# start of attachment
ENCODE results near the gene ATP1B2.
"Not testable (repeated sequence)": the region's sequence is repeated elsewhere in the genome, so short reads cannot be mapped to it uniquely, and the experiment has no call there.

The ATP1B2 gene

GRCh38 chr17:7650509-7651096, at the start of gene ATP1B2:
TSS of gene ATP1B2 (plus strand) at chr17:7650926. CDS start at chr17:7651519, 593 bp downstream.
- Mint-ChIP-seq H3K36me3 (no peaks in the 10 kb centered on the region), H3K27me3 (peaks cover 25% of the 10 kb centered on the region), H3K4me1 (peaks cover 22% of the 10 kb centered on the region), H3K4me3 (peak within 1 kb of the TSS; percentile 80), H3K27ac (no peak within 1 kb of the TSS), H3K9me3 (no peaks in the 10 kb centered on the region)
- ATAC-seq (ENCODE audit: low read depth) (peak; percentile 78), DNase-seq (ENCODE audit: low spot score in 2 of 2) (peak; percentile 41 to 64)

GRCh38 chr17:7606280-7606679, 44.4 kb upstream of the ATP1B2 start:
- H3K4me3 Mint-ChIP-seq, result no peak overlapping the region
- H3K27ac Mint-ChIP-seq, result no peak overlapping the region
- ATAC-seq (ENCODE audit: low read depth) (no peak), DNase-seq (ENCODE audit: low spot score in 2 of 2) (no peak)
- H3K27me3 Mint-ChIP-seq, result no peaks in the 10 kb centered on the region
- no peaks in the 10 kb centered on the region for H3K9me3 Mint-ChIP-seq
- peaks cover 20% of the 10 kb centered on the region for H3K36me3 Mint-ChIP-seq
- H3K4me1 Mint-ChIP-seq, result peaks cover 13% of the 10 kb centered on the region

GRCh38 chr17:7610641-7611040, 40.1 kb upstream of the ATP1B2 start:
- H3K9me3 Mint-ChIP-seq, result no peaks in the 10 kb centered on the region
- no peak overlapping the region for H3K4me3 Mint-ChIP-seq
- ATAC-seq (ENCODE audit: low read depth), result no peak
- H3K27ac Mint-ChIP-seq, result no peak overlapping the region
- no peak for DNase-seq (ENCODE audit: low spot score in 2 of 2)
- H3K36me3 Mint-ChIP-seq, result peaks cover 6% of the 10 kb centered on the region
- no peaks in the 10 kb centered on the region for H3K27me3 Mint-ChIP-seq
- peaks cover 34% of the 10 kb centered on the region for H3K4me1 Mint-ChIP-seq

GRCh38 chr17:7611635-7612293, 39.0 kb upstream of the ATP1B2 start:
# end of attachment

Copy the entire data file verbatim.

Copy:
ENCODE results near the gene ATP1B2.
"Not testable (repeated sequence)": the region's sequence is repeated elsewhere in the genome, so short reads cannot be mapped to it uniquely, and the experiment has no call there.

The ATP1B2 gene

GRCh38 chr17:7650509-7651096, at the start of gene ATP1B2:
TSS of gene ATP1B2 (plus strand) at chr17:7650926. CDS start at chr17:7651519, 593 bp downstream.
- Mint-ChIP-seq H3K36me3 (no peaks in the 10 kb centered on the region), H3K27me3 (peaks cover 25% of the 10 kb centered on the region), H3K4me1 (peaks cover 22% of the 10 kb centered on the region), H3K4me3 (peak within 1 kb of the TSS; percentile 80), H3K27ac (no peak within 1 kb of the TSS), H3K9me3 (no peaks in the 10 kb centered on the region)
- ATAC-seq (ENCODE audit: low read depth) (peak; percentile 78), DNase-seq (ENCODE audit: low spot score in 2 of 2) (peak; percentile 41 to 64)

GRCh38 chr17:7606280-7606679, 44.4 kb upstream of the ATP1B2 start:
- H3K4me3 Mint-ChIP-seq, result no peak overlapping the region
- H3K27ac Mint-ChIP-seq, result no peak overlapping the region
- ATAC-seq (ENCODE audit: low read depth) (no peak), DNase-seq (ENCODE audit: low spot score in 2 of 2) (no peak)
- H3K27me3 Mint-ChIP-seq, result no peaks in the 10 kb centered on the region
- no peaks in the 10 kb centered on the region for H3K9me3 Mint-ChIP-seq
- peaks cover 20% of the 10 kb centered on the region for H3K36me3 Mint-ChIP-seq
- H3K4me1 Mint-ChIP-seq, result peaks cover 13% of the 10 kb centered on the region

GRCh38 chr17:7610641-7611040, 40.1 kb upstream of the ATP1B2 start:
- H3K9me3 Mint-ChIP-seq, result no peaks in the 10 kb centered on the region
- no peak overlapping the region for H3K4me3 Mint-ChIP-seq
- ATAC-seq (ENCODE audit: low read depth), result no peak
- H3K27ac Mint-ChIP-seq, result no peak overlapping the region
- no peak for DNase-seq (ENCODE audit: low spot score in 2 of 2)
- H3K36me3 Mint-ChIP-seq, result peaks cover 6% of the 10 kb centered on the region
- no peaks in the 10 kb centered on the region for H3K27me3 Mint-ChIP-seq
- peaks cover 34% of the 10 kb centered on the region for H3K4me1 Mint-ChIP-seq

GRCh38 chr17:7611635-7612293, 39.0 kb upstream of the ATP1B2 start: